Nov 132007
Authors: Johnny Hart

It doesn’t cost much to provide an education to hundreds of third-world children, so says one student organization at CSU. Just $1 from every student at CSU would be enough to build a school in Nepal this year.

Hoping to keep the philanthropic spirit of CSU growing, CSU’s chapter of Students in Free Enterprise (SIFE) — a global outreach program focused on community building — launched a school-building campaign for underprivileged societies called Only 1 this year.

Only 1 volunteers pitch their campaign to student clubs and organizations at CSU, asking for donation to their first project, the school in a small village in Nepal.

They will send the donations to a global organization, led by former Microsoft executive John Wood, called Room to Read. Room to Read has built schools in underserved countries for nearly a decade.

SIFE hopes for grassroots community involvement from students at CSU over the next month.

“Every one of us is constantly pursuing opportunities to raise awareness of our cause,” said Joe Gerdom, a junior Only 1 volunteer.

Gerdom and senior Alina Roberts, along with other volunteers have contacted organizations around campus to spread involvement.

Shubart said her students are zealots of third-world education and has optimism for the success of Only 1.

“As an instructor, I have shared (Only 1) with a number of my classes and they said ‘that is awesome’,” Schubart said. “CSU students really have a heart for helping.”

Many of the volunteers first heard of the Only 1 vision through Schubart’s classes.

“Professor Schubart likes to talk about socially responsible entrepreneurs,” Gerdom said.

Some volunteers place the importance of the program above that of academia — Roberts said she dedicates more time to Only 1 than her classes

CSU was the first university to commit to a Room to Read school fundraiser, Schubart said.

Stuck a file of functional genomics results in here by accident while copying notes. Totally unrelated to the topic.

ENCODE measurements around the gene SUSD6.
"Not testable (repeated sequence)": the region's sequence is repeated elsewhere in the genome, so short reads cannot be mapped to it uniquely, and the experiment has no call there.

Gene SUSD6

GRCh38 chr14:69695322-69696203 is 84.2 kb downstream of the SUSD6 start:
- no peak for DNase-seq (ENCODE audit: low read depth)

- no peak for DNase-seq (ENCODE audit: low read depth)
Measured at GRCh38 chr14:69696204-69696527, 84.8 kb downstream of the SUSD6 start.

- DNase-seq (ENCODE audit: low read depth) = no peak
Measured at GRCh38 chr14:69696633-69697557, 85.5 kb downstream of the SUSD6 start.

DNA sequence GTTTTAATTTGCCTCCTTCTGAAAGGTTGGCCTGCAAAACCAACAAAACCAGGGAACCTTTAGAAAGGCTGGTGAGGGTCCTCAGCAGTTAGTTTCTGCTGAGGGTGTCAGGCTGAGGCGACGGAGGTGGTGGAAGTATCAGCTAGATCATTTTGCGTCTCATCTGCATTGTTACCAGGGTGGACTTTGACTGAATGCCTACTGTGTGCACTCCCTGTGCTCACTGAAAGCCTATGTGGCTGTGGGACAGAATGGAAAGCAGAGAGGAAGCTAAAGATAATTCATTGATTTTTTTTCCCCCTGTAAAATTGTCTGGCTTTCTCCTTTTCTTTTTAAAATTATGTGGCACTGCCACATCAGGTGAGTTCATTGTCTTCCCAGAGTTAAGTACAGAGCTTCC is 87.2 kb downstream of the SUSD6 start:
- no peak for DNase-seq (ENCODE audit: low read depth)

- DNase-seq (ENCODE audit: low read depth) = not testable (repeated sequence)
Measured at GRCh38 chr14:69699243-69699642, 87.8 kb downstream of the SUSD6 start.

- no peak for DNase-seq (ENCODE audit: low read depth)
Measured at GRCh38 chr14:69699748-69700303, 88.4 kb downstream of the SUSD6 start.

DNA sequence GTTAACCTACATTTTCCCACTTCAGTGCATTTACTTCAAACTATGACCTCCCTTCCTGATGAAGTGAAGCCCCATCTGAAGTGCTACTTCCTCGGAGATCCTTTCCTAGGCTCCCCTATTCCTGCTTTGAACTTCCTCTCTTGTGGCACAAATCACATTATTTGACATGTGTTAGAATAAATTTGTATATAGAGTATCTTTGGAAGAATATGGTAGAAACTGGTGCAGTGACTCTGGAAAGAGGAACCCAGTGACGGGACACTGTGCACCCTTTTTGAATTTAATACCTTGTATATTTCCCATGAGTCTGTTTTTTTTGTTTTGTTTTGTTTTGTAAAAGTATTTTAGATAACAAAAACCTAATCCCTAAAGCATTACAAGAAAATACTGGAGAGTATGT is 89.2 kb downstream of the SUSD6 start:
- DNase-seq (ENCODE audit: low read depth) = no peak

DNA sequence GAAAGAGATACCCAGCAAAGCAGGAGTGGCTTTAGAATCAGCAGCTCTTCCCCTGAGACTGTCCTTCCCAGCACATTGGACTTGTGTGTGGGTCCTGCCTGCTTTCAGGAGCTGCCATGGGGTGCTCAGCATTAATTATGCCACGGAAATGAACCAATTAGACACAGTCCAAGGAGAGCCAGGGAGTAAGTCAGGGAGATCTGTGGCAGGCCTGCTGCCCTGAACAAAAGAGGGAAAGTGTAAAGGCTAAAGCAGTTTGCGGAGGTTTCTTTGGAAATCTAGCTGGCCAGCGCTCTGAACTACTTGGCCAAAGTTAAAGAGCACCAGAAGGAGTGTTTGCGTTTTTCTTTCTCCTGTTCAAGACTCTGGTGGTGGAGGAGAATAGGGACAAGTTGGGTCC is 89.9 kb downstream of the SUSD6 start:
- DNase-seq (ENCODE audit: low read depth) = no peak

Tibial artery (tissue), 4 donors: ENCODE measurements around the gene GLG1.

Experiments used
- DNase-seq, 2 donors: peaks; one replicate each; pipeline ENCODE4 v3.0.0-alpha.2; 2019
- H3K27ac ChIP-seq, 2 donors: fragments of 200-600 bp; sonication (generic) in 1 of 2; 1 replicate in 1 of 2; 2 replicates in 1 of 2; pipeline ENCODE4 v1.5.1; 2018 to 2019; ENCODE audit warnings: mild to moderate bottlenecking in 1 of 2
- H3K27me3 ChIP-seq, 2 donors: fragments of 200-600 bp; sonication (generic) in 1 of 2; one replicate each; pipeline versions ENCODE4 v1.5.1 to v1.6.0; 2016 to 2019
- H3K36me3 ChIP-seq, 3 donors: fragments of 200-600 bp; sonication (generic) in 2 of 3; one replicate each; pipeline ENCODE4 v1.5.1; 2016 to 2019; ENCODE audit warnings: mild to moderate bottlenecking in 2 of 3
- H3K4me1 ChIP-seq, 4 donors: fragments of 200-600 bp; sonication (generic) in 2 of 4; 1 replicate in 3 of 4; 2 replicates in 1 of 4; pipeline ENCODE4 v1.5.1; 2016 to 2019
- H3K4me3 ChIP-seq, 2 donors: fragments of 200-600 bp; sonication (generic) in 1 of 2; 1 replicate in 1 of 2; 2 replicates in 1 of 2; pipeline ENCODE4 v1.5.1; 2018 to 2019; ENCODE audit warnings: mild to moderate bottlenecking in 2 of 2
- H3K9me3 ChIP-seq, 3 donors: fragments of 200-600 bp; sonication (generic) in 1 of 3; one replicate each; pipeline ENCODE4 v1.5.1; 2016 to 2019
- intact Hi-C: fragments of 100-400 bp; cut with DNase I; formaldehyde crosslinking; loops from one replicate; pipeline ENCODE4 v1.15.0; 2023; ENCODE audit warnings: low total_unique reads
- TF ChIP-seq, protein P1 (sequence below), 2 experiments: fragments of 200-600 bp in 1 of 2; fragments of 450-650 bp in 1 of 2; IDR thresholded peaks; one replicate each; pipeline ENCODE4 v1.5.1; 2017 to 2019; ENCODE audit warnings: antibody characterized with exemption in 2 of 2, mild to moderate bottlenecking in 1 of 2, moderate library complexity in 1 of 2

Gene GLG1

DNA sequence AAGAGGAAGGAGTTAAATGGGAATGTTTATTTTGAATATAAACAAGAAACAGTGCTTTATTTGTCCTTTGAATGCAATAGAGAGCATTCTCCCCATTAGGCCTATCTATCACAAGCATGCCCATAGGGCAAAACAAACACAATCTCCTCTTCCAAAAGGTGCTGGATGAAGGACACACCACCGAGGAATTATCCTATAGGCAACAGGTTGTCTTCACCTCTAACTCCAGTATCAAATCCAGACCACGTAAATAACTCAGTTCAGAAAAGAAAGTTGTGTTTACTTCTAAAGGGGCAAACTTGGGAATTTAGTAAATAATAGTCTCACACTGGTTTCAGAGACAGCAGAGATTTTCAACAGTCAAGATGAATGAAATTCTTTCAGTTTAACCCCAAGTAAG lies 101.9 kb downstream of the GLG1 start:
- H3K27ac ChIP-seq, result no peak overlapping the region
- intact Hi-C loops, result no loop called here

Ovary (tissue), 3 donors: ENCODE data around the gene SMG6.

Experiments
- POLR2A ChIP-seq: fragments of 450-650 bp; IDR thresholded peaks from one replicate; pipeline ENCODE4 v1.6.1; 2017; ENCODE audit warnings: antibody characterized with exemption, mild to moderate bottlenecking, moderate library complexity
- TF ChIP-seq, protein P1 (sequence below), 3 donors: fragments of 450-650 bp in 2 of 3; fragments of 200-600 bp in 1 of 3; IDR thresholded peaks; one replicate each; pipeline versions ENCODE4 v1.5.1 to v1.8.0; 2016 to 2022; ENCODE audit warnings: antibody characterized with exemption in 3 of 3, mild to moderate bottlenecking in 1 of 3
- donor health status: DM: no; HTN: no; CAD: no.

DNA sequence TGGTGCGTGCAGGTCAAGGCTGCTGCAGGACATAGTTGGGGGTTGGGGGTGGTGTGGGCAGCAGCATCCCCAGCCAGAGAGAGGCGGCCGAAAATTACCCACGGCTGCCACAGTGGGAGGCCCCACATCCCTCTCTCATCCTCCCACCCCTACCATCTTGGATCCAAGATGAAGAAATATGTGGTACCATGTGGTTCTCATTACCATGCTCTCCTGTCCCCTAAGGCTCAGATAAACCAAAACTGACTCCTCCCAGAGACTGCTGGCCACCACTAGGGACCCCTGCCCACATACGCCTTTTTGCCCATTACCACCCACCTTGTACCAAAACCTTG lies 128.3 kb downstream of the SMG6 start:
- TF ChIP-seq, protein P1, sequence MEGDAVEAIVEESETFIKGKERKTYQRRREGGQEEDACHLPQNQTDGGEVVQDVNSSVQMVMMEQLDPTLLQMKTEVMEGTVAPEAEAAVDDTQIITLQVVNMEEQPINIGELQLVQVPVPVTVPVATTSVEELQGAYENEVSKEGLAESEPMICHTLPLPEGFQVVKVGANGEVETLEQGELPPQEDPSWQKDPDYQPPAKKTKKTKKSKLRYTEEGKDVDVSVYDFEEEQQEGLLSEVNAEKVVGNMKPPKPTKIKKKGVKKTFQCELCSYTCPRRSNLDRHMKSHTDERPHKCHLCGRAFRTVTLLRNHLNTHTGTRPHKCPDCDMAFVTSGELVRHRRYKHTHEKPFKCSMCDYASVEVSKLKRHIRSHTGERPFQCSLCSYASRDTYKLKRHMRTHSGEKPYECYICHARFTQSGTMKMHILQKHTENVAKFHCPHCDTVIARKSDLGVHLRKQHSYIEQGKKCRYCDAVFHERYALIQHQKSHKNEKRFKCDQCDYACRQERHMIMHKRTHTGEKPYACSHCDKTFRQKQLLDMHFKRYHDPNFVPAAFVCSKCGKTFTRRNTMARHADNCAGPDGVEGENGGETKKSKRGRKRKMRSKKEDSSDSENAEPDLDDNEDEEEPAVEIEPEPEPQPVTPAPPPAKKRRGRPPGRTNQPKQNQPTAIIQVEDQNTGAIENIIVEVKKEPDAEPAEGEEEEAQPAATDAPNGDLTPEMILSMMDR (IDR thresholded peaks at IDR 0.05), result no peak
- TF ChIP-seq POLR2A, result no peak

Students can help by attending fundraisers or visiting First National Bank in the Lory Student Center and depositing money into the Only 1 account.

“It’s one dollar. I know I have that in my car in change. It doesn’t take much,” said Roberts.

Joan Schubart, SIFE faculty advisor, said American students don’t realize the educational hardships developing countries face.

“We see education as just like breathing,” Shubart said. “But in Nepal, kids really want to be educated and it’s not available. We are able to reach out to one village and build one school and touch not one child, but an exponential number of children.”

Student volunteers echoed that realization.

“We are so blessed to be able to receive the quality of education that we do in this country while so many others around the world never receive that chance,” said Gerdom. “The fact that something as simple as donating one dollar can give so many children that opportunity is really amazing.”

The name and location of the village will be received in January. Pictures of the construction and completion of the school will be uploaded and viewable on Also, a Facebook group has been set up so students can join the cause. Groups who want to get involved should contact members of Only 1 or Joan Schubart.

Staff writer Johnny Hart can be reached at

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